The second one, however, with John Belushi’s character as Robert Trashman, it’s a bit confusing. He plays an idiot. He is the voice of ecology in the course of this thing, and he brings out a dead fish. And let’s be honest, he has a great joke, of, “No, no, the water was filthy.” 

“That killed the fish?” 

“Well, not directly. The fish crawled out of the water and got hit by a car. Had the water been clean, it would have stayed in the river.” 

Solid joke, but he’s an idiot, and he’s waving his fish around. And every time they cut over to him, he effectively undermines the position of the environmentalist in this scene. And at the end of this thing, we’re left with an oddly, I suppose, balanced approach to this thing. Like, “Okay, the capitalist and the guy in the cowboy hat are definitely jerks, but the environmentalist is a douchebag.” That’s a bit of a mixed, muddy kind of message. Yeah, thought?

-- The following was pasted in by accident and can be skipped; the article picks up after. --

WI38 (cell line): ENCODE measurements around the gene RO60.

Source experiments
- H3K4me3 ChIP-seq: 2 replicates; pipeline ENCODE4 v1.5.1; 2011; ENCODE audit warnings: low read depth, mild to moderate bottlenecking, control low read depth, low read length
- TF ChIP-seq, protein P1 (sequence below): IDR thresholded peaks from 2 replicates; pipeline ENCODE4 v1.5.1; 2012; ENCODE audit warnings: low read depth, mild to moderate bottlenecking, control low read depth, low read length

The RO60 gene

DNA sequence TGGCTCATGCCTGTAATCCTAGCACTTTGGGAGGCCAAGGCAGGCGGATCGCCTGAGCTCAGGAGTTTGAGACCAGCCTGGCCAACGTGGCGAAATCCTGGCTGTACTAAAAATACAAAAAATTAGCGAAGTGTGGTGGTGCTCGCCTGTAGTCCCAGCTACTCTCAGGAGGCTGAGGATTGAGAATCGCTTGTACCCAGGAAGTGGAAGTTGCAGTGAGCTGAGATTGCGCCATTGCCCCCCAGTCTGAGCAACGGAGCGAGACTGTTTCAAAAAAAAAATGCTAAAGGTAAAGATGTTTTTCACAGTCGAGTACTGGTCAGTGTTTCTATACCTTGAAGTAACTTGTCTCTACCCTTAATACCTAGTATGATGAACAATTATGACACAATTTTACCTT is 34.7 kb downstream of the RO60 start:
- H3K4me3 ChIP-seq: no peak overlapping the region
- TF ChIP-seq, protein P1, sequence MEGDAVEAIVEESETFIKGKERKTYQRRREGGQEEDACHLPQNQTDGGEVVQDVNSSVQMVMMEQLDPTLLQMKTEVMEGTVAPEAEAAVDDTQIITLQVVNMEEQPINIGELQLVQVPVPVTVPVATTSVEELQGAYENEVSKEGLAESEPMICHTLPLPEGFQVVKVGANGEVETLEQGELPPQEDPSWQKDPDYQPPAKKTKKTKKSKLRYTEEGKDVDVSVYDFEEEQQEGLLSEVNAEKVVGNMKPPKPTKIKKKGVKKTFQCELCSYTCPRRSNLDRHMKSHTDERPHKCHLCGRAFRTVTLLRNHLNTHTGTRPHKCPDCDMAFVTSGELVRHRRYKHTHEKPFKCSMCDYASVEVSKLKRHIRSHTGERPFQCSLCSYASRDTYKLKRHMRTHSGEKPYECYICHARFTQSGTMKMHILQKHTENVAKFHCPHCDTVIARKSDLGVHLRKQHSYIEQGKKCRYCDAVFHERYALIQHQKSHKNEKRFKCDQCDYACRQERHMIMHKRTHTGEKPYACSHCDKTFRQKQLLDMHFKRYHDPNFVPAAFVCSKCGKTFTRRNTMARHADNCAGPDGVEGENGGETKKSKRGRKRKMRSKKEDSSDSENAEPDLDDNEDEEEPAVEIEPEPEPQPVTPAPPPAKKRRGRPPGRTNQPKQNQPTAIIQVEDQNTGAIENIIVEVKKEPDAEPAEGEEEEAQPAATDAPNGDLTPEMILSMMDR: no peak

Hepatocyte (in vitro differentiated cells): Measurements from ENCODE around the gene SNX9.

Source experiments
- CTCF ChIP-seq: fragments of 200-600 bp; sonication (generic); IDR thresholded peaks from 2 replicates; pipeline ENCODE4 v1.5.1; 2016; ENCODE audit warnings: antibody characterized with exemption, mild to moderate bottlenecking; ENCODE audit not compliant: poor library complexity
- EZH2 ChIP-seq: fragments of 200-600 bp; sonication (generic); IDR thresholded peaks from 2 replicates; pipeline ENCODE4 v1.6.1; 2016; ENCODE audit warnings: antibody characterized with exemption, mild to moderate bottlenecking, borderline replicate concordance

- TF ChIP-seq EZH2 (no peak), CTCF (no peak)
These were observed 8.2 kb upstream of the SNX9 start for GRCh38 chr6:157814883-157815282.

Michael W. Phillips Jr. (MP): I kind of thought that in the context of the rest of the episode, it was the filmmakers telling environmentalists, “You need to work on your messages.”

SC: Fair point. 

MP: Like, if you just wave dead fish around, you’re gonna lose people.

SC: Yeah, you can’t come across as this dork and this weirdo. It begs a really interesting idea. There has been a lot of research that has gone into what are effective arguments based upon where you fall on a political spectrum. In particular what comes to mind is, they did a bunch of things in terms of images for people who self identify—or don’t self identify, but based upon their responses to things, come down as very liberal or very conservative. And show the same images, they have different reactions.